Ketchikan, Alaska, is the site of an ancient Tlingit fish camp and was a supply town during the gold rush. Ketchikan is about 3 mi/5 km long but only a couple of blocks deep. Located on the southwest shore of Revillagigedo Island, it's the first port of call into Alaska, hence its nickname, The First City.
Ketchikan is considered an Alaska Native cultural center for the Tlingit, Haida and Tsimshian tribes, as well as a sportfishing mecca. The town generally gets more than 150 in/388 cm of rain annually, but don't let the liquid sunshine (as residents prefer to call it) keep you inside—Ketchikan is worth exploring in any kind of weather.
Ketchikan is only accessible by air or water. It is located on Revillagigedo Island, in the heart of the 17-million-acre/6.9-million-hectare Tongass National Forest. The city sits at the base of Deer Mountain and its downtown in on the Tongass Narrows waterway. Behm Canal encircles most of the island.
Tongass Avenue is the main north-south highway, but its name changes as it progresses through town—it is Stedman Street at the base of Ketchikan Creek, Mill Street as it heads toward the docks, Front Street along the downtown docks, then Water Street north of Front Street.
A number of streets are really stairs or short passages. A few blocks from the dock is the once-rowdy Creek Street, now a tame boardwalk. It is really a walkway on pilings along Ketchikan Creek, featuring quaint shops that were once bordellos.
For generations, the proud and resourceful Tlingit and Haida tribes spent the summer months near where Ketchikan now stands. They caught salmon in the rivers and creeks, and hunted bear and deer. There is almost no evidence of the Tlingit and Haida being whalers.
Spanish and Russian explorers arrived in the 17th and 18th centuries; the first Russians arrived in 1741 searching for new travel routes, fur and opportunities for settlements and political expansion. Their arrival gave rise to clashes.
The U.S. purchased the Alaska territory from Russia in 1867, after Canada passed on the opportunity. Entrepreneurs Mike Martin and George Clark opened a salmon saltery in Ketchikan in 1886 along with a trading post and the city's first post office.
The gold rush of 1898 brought thousands of newcomers to the territory. Ketchikan became a major port of entry, supplying goods and passage to the Yukon. After the gold rush, commercial canning companies sprang up along the coast as the demand for salmon grew. Logging also became a major industry during World War II.
Today, Ketchikan relies on tourism as travelers flock to the area for its untamed beauty.
Stop by the visitors center on the dock to pick up the Historic Ketchikan walking-tour map and guide to area attractions. The 2-mi/3-km tour is an excellent way to see many of Ketchikan's sights. Even if you stray from the map, don't worry: The town isn't big enough to get lost in. The city has also put up signage to make it even easier for visitors to find sites of interest and then return to the docks.
The walking tour will take you past the turreted, Victorian-style Burkhardt House; the 1954 tunnel on Front Street, which claims to be the only tunnel that you can go over, around and through; and E.C. Phillips & Sons, one of the few remaining cold-storage and fish-processing plants in the city.
You might also want to drop by the Southeast Alaska Discovery Center, one block inland from the cruise docks. It provides interpretive exhibits about the rain forest, wildlife and Alaska Native cultures, a film about the Tongass National Forest, and information on public lands, area hiking, kayaking and local ecosystems.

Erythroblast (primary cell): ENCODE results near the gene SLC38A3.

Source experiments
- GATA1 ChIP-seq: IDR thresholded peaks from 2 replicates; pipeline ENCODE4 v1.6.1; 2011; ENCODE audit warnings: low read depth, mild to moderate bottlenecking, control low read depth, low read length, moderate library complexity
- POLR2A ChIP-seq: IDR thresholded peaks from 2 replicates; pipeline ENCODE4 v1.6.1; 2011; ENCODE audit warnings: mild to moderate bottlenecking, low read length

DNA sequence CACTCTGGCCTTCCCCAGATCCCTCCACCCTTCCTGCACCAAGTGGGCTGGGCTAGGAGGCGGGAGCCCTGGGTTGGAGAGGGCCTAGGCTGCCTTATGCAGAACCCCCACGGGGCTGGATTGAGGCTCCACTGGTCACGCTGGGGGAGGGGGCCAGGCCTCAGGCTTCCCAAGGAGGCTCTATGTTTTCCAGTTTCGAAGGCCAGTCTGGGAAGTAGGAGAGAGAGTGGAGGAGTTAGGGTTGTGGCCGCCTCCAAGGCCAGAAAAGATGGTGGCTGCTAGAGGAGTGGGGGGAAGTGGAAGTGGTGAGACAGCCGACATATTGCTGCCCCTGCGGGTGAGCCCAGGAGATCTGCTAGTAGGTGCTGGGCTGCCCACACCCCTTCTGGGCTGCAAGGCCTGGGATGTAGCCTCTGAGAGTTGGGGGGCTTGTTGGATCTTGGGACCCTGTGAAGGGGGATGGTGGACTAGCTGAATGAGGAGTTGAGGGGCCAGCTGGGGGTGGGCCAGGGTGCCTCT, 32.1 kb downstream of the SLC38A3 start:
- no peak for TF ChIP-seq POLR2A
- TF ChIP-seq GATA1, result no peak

Along with the prosperity brought by salmon and mining came a red-light district built on the pilings above Ketchikan Creek. The community had as many as 30 bordellos before prostitution became illegal in 1953. Most of the women moved on; one who didn't was Dolly Arthur, whose bordello is now a museum, Dolly's House.
Strolling along the rest of Creek Street and checking out the various shops can be great fun. There are also a few cafes where you can eat outside if the weather is nice. Or just hang over the railings and watch the fish and kayakers go by. While you're on Creek Street, catch the tram up to Cape Fox Lodge. From there you'll be treated to one of the best views of Ketchikan.
Ketchikan once had more than a dozen bars in its downtown area alone. Most were kept going by the large numbers of fishermen and loggers in town during the summer. But with those industries in decline and tourism growing, economics have driven most of the bars out. There are still a few longtime bars left, such as the Arctic Bar in Newtown, but Ketchikan's days as the nightlife capital of Alaska are gone.
Nightlife in Ketchikan can include anything from pizza at My Office Sports Bar and Godfather's Pizza to dancing at First City Saloon. Nights are long in winter, and many bars are open late.
During the off-season, the Saxman Native Village Clan House hosts open-mike nights. Anyone in the community who wants to perform can do so. Admission is US$5 and tickets must be purchased in advance from the Ketchikan Area Arts and Humanities Council.
As would be expected, king crab, salmon and halibut are Ketchikan's seafood specialties, and they're always fresh. You can also find home-style chowders, cannery bread, wraps and great cheeseburgers. Most of the popular restaurants are within walking distance of downtown.
Coffee is big in Ketchikan. Kiosks along Tongass Avenue offer drive-through services. Favorite companies include Refiner's Roast (Phone 907-247-6278) and Raven's Brew (http://www.ravensbrew.com).
Expect to pay within these general guidelines for a dinner for one, not including drinks, tax or tip: $ = less than US$10; $$ = US$10-$25; $$$ = US$26-$40; and $$$$ = more than US$40.
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